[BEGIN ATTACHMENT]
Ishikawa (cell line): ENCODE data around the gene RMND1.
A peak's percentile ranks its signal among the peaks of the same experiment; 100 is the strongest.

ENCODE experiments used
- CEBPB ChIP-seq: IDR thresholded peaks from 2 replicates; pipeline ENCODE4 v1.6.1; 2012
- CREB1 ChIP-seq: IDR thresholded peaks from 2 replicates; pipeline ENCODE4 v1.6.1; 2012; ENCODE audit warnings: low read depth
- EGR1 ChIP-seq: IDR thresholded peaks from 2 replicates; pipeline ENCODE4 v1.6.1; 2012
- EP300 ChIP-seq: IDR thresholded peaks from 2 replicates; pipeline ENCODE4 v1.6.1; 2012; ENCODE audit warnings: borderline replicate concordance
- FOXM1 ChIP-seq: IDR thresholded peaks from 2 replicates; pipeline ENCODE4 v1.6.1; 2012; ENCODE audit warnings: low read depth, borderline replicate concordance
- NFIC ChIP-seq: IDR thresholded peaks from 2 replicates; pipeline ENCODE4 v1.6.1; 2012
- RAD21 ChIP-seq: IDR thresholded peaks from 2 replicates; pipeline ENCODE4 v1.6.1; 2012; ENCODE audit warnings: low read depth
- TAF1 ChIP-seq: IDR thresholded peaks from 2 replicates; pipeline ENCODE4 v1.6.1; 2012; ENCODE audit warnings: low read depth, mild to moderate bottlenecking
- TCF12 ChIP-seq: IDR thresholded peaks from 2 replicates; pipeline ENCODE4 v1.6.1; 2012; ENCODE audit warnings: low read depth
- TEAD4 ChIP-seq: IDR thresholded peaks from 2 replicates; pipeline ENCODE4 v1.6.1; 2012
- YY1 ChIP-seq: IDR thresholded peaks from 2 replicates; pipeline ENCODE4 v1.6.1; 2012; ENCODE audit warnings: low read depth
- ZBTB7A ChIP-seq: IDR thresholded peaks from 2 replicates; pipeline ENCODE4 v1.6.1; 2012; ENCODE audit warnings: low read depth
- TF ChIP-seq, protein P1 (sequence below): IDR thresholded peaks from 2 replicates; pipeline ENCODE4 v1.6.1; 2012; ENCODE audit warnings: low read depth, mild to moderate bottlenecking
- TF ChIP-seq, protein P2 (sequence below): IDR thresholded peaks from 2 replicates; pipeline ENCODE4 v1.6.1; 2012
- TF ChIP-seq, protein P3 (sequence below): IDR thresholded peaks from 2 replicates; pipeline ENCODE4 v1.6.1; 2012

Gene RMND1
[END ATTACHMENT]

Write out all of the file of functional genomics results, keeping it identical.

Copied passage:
Ishikawa (cell line): ENCODE data around the gene RMND1.
A peak's percentile ranks its signal among the peaks of the same experiment; 100 is the strongest.

ENCODE experiments used
- CEBPB ChIP-seq: IDR thresholded peaks from 2 replicates; pipeline ENCODE4 v1.6.1; 2012
- CREB1 ChIP-seq: IDR thresholded peaks from 2 replicates; pipeline ENCODE4 v1.6.1; 2012; ENCODE audit warnings: low read depth
- EGR1 ChIP-seq: IDR thresholded peaks from 2 replicates; pipeline ENCODE4 v1.6.1; 2012
- EP300 ChIP-seq: IDR thresholded peaks from 2 replicates; pipeline ENCODE4 v1.6.1; 2012; ENCODE audit warnings: borderline replicate concordance
- FOXM1 ChIP-seq: IDR thresholded peaks from 2 replicates; pipeline ENCODE4 v1.6.1; 2012; ENCODE audit warnings: low read depth, borderline replicate concordance
- NFIC ChIP-seq: IDR thresholded peaks from 2 replicates; pipeline ENCODE4 v1.6.1; 2012
- RAD21 ChIP-seq: IDR thresholded peaks from 2 replicates; pipeline ENCODE4 v1.6.1; 2012; ENCODE audit warnings: low read depth
- TAF1 ChIP-seq: IDR thresholded peaks from 2 replicates; pipeline ENCODE4 v1.6.1; 2012; ENCODE audit warnings: low read depth, mild to moderate bottlenecking
- TCF12 ChIP-seq: IDR thresholded peaks from 2 replicates; pipeline ENCODE4 v1.6.1; 2012; ENCODE audit warnings: low read depth
- TEAD4 ChIP-seq: IDR thresholded peaks from 2 replicates; pipeline ENCODE4 v1.6.1; 2012
- YY1 ChIP-seq: IDR thresholded peaks from 2 replicates; pipeline ENCODE4 v1.6.1; 2012; ENCODE audit warnings: low read depth
- ZBTB7A ChIP-seq: IDR thresholded peaks from 2 replicates; pipeline ENCODE4 v1.6.1; 2012; ENCODE audit warnings: low read depth
- TF ChIP-seq, protein P1 (sequence below): IDR thresholded peaks from 2 replicates; pipeline ENCODE4 v1.6.1; 2012; ENCODE audit warnings: low read depth, mild to moderate bottlenecking
- TF ChIP-seq, protein P2 (sequence below): IDR thresholded peaks from 2 replicates; pipeline ENCODE4 v1.6.1; 2012
- TF ChIP-seq, protein P3 (sequence below): IDR thresholded peaks from 2 replicates; pipeline ENCODE4 v1.6.1; 2012

Gene RMND1